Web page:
As pandemic subsides, why are governors still exercising “emergency powers”?

July 27, 2021 | By STEVEN D. ANDERSON

As the COVID-19 pandemic gradually recedes from the highs we saw in 2020, we should carefully reflect on what the past 15 months of a public health emergency have taught us. As a longtime advocate for individual liberty and limited government, here’s the principal lesson I take from our pandemic experience: The separation of governmental powers must be restored to its position of primacy.

That’s the conclusion I draw from watching elected officials and unelected bureaucrats nationwide invoke so-called emergency powers to combat the virus. We were assured these powers—which enabled governors, mayors, and public health experts to dictate lockdowns, business closures, mask requirements, and other mandates without any democratic accountability—were necessary and temporary. Placing our trust in executive branch officials, working with informed experts, would stop the spread of the virus and save lives. Or so the story went.

At least initially, many Americans assumed these emergency powers were essential, considering how little was known about COVID-19, its transmission, and its effects. That’s understandable. Given the uncertainty—and the severe costs of being wrong—most people were willing to give officials the benefit of the doubt.

But that was based on the understanding that the emergency powers would be temporary. After more than a year, and with case numbers rapidly decreasing and vaccines readily available, it’s reasonable to ask why so many officials are still using their emergency powers to do as they please.

Perhaps they are erring on the side of caution. But all too often, government pandemic mandates have been overly cautious, incoherent, and counterproductive. Why were small businesses forced to close their doors while big-box stores were deemed “essential” and allowed to continue serving large crowds of customers? Why were mass street demonstrations cheered on in the middle of a deadly viral outbreak while churches and schools were shut down? Why were beaches and parks closed when there was no evidence of serious outdoor transmission?

We were told incessantly that we should “trust the experts,” but in reality, the experts—like the rest of us—are fallible. They were sometimes mistaken and they routinely failed to account for political realities and economic tradeoffs. What we needed was a robust mechanism to ensure that elected officials, executive agencies, public health authorities, and other pandemic power-grabbers were held to account for their decisions.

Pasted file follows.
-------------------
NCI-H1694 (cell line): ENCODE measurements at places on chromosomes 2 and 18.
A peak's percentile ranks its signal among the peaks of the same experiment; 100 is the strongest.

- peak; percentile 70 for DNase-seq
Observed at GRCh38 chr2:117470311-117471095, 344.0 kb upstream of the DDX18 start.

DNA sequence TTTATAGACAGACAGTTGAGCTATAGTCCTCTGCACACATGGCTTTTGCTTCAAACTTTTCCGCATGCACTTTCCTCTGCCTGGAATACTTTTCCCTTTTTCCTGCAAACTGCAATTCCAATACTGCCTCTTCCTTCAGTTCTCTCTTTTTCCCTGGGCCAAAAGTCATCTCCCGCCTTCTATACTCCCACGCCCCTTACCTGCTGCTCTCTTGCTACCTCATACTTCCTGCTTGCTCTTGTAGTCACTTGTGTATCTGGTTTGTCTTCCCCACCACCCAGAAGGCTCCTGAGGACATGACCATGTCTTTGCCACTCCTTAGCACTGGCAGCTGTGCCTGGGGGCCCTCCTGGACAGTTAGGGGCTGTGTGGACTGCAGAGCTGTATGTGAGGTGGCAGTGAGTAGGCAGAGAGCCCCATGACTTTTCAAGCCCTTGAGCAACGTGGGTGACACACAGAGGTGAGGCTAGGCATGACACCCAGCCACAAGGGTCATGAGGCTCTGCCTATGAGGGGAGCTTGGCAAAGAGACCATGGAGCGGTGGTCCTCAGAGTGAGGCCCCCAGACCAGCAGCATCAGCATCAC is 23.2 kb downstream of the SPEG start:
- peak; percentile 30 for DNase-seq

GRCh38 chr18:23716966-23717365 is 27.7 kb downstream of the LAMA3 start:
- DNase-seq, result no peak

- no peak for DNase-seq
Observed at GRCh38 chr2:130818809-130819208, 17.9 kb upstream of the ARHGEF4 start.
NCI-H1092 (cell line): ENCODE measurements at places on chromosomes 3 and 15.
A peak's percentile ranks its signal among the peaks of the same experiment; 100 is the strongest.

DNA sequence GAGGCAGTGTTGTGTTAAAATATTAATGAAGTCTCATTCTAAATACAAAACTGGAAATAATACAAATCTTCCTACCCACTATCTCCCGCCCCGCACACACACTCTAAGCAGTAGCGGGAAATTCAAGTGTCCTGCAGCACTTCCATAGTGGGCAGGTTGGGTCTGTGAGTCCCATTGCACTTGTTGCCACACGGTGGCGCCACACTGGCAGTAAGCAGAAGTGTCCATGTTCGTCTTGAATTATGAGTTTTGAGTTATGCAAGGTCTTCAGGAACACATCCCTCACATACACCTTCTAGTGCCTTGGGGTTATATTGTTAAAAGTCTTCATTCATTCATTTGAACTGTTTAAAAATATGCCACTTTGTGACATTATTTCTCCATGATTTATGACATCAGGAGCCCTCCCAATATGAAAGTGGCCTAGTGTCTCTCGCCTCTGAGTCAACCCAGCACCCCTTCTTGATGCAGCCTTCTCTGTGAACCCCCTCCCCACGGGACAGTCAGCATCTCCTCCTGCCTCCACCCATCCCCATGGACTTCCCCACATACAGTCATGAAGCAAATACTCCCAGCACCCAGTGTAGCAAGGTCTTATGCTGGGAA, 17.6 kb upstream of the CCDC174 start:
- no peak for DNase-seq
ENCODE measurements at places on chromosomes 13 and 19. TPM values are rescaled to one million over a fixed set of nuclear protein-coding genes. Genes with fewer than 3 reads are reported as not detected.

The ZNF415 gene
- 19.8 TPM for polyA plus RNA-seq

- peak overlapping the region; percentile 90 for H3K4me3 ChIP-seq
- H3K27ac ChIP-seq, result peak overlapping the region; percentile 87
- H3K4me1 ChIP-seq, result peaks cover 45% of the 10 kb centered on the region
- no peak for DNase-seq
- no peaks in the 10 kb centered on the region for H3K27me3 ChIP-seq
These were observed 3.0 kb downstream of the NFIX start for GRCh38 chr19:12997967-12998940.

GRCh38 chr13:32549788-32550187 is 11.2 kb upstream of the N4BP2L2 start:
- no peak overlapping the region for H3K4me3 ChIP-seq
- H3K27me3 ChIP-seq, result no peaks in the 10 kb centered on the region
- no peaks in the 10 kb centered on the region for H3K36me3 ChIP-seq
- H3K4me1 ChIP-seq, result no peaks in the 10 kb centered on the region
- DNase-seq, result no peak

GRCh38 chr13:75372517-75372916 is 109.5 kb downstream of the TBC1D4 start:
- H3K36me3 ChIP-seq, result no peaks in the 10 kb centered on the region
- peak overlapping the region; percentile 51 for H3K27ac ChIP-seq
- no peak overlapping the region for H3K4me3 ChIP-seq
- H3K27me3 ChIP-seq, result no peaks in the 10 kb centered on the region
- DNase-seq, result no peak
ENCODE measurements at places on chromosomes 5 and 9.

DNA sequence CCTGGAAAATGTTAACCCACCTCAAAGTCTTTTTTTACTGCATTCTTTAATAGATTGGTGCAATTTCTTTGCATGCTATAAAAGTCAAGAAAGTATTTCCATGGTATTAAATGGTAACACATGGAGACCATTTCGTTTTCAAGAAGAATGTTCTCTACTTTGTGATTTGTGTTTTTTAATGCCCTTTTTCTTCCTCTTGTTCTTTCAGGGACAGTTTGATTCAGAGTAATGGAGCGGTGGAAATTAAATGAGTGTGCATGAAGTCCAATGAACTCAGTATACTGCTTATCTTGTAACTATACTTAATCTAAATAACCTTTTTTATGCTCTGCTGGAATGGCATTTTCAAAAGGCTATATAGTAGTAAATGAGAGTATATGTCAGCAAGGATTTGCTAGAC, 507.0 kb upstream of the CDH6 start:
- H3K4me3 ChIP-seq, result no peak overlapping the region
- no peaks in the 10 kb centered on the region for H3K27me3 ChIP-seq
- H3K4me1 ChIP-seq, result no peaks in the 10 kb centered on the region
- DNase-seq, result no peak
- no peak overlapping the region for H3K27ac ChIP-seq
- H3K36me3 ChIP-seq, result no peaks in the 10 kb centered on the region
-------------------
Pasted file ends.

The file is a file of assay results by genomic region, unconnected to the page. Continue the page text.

We have such a mechanism in the separation of powers, which every American understands as a vital part of our constitutional government’s design. We all recall the basic principle of “checks and balances,” in which the three co-equal branches of government (executive, legislative, and judicial) counterbalance one another to prevent abuses of power. It’s a system that has worked among the federal and state governments for nearly two and a half centuries.

The unfortunate truth is that the separation of powers has been eroding, at all levels of government, for quite some time. Executive branch officials have relentlessly asserted more and more power for themselves; meanwhile, legislatures and courts have either abdicated their responsibilities or unconstitutionally delegated their powers to executive branch players.

When there’s no separation of powers, there’s no accountability—and when there’s no accountability, liberty is at risk.

Worse yet, many of these leaders are, even given all we know, unwilling to relinquish their newfound power. I live in California, and Gov. Gavin Newsom initially said he would surrender his emergency pandemic powers in force since March of last year by June 15. But then Newsom backtracked, declaring he would retain his powers for the foreseeable future. He offered a tautological and meaningless rationale for his flip-flop: “The one thing I am certain of is: There’s uncertainty in the future.”

Of course, by that standard, Newsom could choose never to surrender his emergency powers, as uncertainty about the future is a constant. And Newsom’s not alone—governors in other states, like Kentucky’s Andy Beshear and Michigan’s Gretchen Whitmer—fight to retain their emergency powers even now.

The good news is that citizens, legislators, and jurists have had enough. In Kentucky, for example, the General Assembly passed legislation limiting Beshear’s emergency powers. The governor is suing the legislature to undo this law, making one wonder why Beshear is so determined to fight against democratic accountability and upend the delicate balance the separation of powers provides. Seven other states have also reined in their executive branch in light of the lesson the pandemic’s produced.

The Kentucky example is instructive. Citizens and co-equal branches of government need to make it clear to executives that the emergency has passed. Then legislators in every state must develop retooled statutory frameworks for future emergency declarations to ensure these power grabs don’t happen again.

The separation of powers is essential to a free society. Legislatures must reclaim their lawmaking and oversight powers, and courts should act as a necessary check on unconstitutional overreaches of executive and bureaucratic power. Restoring the branches of government to their proper constitutional roles would open the door for an extraordinary flourishing of liberty—which, after many months of arbitrary and abusive rule, is just the prescription we need.